CHARLES LE BON, Headmaster, Blue Coat School Walsall (?):  LETTER to BERTIE HIBBETT, The Cenacle, Red Cross Hospital, New Brighton, Cheshire.                                                                                                                                                                                                   82, Charlotte St. Walsall (1)

                                                                               Aug 25th 1916.

My Dear Bertie,

Many  and many a time have I thought of you and the other gallant lads that I watched walk up Park St. one day in September 1914.

Pte Bertie Hibbett is marching behind his brother Sydney (in mufti, front row far left). Bridge Street, Walsall. Sept. 1914.
Pte Bertie Hibbett marching behind his brother Sydney (in mufti, front row far left). Bridge Street, Walsall. 4th Sept. 1914.

There you all were in mufti marching away to do your duty and to respond to your country’s call for men. Those were the days before Lord Derby’s Scheme (2) and prior to the Military Act (3) when all of the proper age are compelled to serve. 

Park Street with St Matthews' Church on the hill. Christine 7 John Ashmore. Old PC.
Park Street, Walsall, looking towards the Bridge with St Matthews’ Parish Church on the hill. Courtesy Christine & John Ashmore. 1950s PC. <http://www.historywebsite.co.uk&gt;

What England owes to those men who joined up in the first month of the war none can ever tell, and words fail me when I wish to express my admiration and feeling towards those numerous old boys of mine who responded so early. 

Blue Coats School Walsall. c 1914.
Blue Coats School, 1859 Building, St Paul’s Close. Closed 1933 to become Bus Station.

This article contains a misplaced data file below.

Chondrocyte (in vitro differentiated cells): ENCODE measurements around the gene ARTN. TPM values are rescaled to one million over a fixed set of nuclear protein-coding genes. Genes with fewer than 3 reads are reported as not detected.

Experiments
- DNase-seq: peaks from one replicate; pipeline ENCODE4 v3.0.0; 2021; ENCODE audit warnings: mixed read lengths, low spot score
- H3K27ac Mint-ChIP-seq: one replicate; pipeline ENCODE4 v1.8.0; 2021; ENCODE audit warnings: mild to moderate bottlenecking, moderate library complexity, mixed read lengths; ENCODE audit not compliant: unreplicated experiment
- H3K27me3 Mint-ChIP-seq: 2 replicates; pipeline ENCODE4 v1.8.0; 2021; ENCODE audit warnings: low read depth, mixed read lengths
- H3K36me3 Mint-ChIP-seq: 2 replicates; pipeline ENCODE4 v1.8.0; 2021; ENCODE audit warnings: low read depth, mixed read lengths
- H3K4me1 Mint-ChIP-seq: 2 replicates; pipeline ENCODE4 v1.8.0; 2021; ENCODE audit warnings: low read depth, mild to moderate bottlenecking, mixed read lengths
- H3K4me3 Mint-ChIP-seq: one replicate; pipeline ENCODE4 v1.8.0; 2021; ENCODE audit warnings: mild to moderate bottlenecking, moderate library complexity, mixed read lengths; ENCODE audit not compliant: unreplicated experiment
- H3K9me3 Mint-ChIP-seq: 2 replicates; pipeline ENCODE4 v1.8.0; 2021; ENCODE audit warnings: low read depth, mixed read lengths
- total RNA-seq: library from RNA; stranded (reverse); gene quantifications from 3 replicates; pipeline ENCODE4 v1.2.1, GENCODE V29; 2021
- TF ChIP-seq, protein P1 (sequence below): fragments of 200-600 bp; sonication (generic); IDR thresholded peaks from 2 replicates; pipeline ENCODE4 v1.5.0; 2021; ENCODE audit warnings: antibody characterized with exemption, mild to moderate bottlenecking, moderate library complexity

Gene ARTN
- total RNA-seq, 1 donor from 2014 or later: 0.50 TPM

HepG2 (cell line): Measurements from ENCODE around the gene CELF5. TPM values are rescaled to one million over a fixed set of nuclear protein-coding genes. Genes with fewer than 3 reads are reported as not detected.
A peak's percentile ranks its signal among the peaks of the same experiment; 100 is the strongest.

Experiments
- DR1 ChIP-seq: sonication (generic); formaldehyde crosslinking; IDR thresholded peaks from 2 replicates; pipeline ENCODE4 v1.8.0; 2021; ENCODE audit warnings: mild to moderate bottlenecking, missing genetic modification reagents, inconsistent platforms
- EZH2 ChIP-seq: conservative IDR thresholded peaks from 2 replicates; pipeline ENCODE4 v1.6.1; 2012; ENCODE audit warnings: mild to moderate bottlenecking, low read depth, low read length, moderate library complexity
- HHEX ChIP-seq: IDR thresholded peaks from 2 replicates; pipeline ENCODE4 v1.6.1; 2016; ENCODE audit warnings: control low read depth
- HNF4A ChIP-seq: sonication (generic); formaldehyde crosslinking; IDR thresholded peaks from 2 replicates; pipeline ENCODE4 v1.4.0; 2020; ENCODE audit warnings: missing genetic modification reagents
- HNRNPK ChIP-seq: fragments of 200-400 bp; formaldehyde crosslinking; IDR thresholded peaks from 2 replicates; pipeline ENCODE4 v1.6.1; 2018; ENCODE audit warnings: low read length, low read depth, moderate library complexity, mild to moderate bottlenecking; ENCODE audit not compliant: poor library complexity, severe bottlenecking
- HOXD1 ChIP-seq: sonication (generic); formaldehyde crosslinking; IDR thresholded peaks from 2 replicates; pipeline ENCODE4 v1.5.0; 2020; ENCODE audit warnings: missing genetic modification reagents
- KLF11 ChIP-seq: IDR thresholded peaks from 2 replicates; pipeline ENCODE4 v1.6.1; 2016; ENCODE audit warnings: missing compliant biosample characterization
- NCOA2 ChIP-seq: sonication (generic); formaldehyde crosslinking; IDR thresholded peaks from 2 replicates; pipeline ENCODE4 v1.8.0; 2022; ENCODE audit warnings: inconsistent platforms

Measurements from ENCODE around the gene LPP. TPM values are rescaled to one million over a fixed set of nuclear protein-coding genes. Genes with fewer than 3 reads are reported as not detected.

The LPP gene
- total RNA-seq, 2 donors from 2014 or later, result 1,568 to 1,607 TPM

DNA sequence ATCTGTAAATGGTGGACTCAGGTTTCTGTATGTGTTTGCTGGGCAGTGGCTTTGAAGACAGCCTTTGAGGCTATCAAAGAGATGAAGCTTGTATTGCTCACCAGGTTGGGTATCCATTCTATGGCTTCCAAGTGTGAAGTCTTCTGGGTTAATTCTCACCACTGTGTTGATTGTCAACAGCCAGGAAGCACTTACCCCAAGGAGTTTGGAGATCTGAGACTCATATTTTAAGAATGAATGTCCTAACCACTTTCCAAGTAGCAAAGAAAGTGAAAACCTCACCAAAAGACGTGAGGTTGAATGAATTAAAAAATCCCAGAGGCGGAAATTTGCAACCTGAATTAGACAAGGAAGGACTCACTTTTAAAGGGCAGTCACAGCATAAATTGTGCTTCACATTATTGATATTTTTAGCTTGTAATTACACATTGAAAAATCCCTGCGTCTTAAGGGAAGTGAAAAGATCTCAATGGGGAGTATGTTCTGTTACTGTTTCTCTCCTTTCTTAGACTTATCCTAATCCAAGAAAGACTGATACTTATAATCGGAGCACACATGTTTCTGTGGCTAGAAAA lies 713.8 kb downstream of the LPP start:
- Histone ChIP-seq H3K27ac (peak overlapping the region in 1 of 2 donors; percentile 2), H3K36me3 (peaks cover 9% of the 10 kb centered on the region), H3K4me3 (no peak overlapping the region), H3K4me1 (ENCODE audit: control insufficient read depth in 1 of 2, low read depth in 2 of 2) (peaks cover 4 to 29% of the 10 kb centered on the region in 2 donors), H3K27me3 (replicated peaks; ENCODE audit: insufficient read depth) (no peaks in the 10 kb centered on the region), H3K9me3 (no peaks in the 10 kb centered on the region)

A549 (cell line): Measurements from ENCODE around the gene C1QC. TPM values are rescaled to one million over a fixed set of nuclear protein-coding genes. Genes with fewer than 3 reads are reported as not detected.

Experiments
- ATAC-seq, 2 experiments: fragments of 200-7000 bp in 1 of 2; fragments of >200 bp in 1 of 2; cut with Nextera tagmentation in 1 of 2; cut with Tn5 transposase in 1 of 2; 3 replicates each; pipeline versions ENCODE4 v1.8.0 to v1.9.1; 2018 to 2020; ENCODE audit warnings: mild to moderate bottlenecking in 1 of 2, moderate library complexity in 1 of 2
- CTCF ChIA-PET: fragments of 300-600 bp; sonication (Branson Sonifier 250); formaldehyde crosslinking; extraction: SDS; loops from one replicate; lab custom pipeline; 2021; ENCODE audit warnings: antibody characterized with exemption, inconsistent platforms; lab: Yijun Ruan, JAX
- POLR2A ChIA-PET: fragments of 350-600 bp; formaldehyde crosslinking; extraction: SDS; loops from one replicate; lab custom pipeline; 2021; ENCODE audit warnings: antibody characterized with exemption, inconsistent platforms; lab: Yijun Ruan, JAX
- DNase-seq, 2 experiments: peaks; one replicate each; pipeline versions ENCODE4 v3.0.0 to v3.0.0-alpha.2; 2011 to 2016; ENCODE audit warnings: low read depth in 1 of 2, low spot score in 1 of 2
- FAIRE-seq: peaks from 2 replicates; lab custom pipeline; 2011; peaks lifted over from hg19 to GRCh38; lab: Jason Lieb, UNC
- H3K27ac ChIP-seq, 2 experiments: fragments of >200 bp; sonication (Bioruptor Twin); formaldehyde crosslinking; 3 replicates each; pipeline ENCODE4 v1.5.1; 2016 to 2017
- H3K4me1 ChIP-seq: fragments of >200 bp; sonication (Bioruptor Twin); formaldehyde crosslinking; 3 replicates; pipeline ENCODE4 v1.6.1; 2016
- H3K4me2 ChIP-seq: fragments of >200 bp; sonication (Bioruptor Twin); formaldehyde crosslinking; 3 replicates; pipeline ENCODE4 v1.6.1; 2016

You know better than I do what it has meant to you allHow you sacrificed your homes, your positions, your comfort and everything that one should hold dear in this world.  I do not differentiate between any of you; all were noble, self-sacrificing gallant lads, and I am proud that you were amongst the number.

Don’t think that I ever doubted you. I know your noble nature too well, and if I wrote all I think of you I may be accused of being a fulsome flatterer and lacking in sincerity. I feel that you know me well enough to write what I mean.

Since you have been on Active Service I have made regular and frequent enquiries concerning your welfare, and when I heard  that you had been wounded I was deeply grieved for yourself and the other members of your family.  I have made numerous enquiries concerning your progress, but I forbore going to your parents because I felt that to talk about you would only increase their worry.

I am pleased to know that you are making fairly good progress, and I sincerely trust and pray that such may continue and that in the fullness of God’s blessings you may ultimately be restored to your parents safe and sound. I was highly delighted to learn of the great patience and fortitude you have shown in the hour of your great misfortune and I feel sure that such manly conduct will meet with its just reward.